Monday, 14 February 2011

Unit 4 IOR



  1. Interim Online Review 15/02/2011

    Morning Adam,

    Okay - my thoughts on your story are as follows. There is a problem with the tone of your story. You've got it written as if it's a action-adventure flick or similar... but with a trombone!

    As we've discussed before, Trombones are constitutionally amusing - they are not an elegant instrument - they are comic. Therefore, the moment your character introduces it into the story, I want to laugh - because it's as if Steven Segal has just produced a space-hopper... it's a mismatch of tone. I think you're in denial about that trombone - it's the key to the whole animation really. You're also hung up on that flooded warehouse - because that belonged to your previous story ideas; I'm still not sure from your premise 'where' the warehouse is, or why it's flooded. Is there any real need for the warehouse to be where the action takes place? As we discussed, the warehouse (or storeroom) could be a place in which exotic creatures are stored before being shipped off to wealthy collectors or similar. The warehouse therefore, tells us something about your character/collector (i.e. he's a cruel, selfish, money-motivated bastard!)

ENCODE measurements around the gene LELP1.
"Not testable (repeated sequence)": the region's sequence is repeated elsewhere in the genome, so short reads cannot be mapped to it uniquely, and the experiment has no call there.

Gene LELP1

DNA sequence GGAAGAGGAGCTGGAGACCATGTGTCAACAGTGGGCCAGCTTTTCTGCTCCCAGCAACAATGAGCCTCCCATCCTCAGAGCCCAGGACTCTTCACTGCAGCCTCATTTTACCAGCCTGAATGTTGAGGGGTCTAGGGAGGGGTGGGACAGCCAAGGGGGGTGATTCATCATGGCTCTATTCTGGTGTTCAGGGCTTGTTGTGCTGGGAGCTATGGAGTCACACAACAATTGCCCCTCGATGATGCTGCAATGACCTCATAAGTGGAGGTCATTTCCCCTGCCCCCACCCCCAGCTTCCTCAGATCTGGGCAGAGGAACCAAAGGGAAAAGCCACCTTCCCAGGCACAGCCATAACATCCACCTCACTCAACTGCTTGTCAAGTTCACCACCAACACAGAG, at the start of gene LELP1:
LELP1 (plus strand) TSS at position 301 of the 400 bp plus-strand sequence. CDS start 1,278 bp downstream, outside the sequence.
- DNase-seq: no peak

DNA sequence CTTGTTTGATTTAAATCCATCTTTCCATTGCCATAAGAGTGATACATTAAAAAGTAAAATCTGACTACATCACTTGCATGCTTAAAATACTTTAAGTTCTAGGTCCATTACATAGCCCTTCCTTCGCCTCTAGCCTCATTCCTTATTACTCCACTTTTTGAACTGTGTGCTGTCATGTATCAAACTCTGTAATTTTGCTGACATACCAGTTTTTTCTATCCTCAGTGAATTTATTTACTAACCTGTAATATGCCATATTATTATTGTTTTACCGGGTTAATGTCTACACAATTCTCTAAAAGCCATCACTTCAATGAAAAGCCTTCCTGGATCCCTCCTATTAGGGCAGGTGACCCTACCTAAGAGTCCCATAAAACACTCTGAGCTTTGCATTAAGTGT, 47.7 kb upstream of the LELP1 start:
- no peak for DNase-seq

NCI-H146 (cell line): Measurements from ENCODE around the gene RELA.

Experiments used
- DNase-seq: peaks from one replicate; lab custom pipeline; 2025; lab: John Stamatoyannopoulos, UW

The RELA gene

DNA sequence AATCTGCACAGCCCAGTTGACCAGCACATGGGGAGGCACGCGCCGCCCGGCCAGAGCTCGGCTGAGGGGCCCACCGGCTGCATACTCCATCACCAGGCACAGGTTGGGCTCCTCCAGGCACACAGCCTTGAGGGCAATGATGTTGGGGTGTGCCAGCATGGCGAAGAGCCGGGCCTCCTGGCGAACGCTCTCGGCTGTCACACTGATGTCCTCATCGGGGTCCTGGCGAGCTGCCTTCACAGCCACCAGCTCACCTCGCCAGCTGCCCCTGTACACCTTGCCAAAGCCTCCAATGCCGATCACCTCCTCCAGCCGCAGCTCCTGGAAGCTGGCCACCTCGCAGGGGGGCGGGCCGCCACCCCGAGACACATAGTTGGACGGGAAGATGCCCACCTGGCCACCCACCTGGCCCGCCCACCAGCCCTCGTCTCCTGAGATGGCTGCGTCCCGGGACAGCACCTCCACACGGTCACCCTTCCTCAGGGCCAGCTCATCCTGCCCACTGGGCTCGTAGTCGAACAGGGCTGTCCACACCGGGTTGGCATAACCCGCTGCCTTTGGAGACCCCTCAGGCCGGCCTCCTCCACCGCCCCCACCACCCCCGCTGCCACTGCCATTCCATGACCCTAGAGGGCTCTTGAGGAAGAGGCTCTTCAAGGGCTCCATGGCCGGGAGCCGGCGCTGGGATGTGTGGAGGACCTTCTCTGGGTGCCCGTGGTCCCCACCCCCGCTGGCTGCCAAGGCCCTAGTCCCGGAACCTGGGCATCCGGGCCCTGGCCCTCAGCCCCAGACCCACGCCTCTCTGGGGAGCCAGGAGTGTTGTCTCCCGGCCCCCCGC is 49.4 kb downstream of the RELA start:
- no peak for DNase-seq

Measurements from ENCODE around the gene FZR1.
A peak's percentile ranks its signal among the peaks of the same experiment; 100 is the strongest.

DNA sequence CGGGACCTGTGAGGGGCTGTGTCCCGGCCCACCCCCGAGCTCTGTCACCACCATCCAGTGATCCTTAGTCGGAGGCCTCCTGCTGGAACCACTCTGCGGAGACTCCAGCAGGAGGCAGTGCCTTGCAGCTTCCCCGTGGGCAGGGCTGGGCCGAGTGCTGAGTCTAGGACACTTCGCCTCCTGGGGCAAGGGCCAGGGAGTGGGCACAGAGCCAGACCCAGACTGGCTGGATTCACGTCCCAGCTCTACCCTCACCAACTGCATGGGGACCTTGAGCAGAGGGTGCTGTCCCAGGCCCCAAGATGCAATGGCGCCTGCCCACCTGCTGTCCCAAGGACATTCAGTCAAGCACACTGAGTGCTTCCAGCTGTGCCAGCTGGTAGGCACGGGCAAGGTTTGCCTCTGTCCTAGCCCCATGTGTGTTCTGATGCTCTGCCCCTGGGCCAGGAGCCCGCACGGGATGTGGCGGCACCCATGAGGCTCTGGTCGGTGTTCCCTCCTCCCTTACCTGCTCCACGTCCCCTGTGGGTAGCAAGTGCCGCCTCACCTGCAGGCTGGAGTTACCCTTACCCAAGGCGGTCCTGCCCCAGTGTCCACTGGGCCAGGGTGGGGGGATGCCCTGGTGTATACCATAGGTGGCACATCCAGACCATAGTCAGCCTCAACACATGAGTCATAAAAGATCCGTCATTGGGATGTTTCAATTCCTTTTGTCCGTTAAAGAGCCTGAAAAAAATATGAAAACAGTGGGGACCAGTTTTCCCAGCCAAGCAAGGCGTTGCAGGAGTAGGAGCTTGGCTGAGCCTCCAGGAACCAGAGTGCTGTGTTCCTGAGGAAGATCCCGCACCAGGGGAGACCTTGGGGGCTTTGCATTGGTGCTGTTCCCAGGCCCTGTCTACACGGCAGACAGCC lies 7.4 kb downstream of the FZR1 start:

In terms of your third act, you don't really have an ending. Yes, the creature is captured, but really, so what? If you made your collector more villainous - i.e. he's takes rare and exotic creatures from their habitats and sells them on, then he's not a nice guy - therefore, the third act might be how the creature champions over him and gets away?

    I'd suggest you're NOT making an action/adventure story - but rather a comedic 'chase' narrative, in which it's character vs character, and the creature outsmarts the collector - just as Roadrunner outsmarts Coyote.

    Trombones are inherently silly, Adam - you're in denial!

  2. Regarding your essay - hmmm - I'm not sure there's enough specific content in The Terminator to base an entire essay around it. Yes, it uses cross-dissolves - but so so does any number of movies. The trick with this assignment (indeed all assignments) is to choose a subject that gives you lots of clear content and a specific 'kind' of structure to contextualise and explore; so, you've also looked at Citizen Kane - a film totally defined by it's non-linear structure. Consider this in terms of emphasis; 'This assignment will investigate the use on non-linear structure in film, with specific reference to Citizen Kane (or Reservoir Dogs, or....)'

    This means you must first introduce, define and contextualise 'non-linear narrative' in general terms (which might mean you refer to lots of other films by way of example - i.e. build the context) - and then you apply that understanding to one specific film, citing specific instances of 'non-linearity' in the film by way of an example.

    The Terminator proposal, I'm afraid, is weak in terms of effectively answering this particular question - do yourself a favour and choose something 'iconic' in terms of its structure and/or editing.

  3. ... so - not quite a greenlight then, Adam...

    Embrace the trombone! :)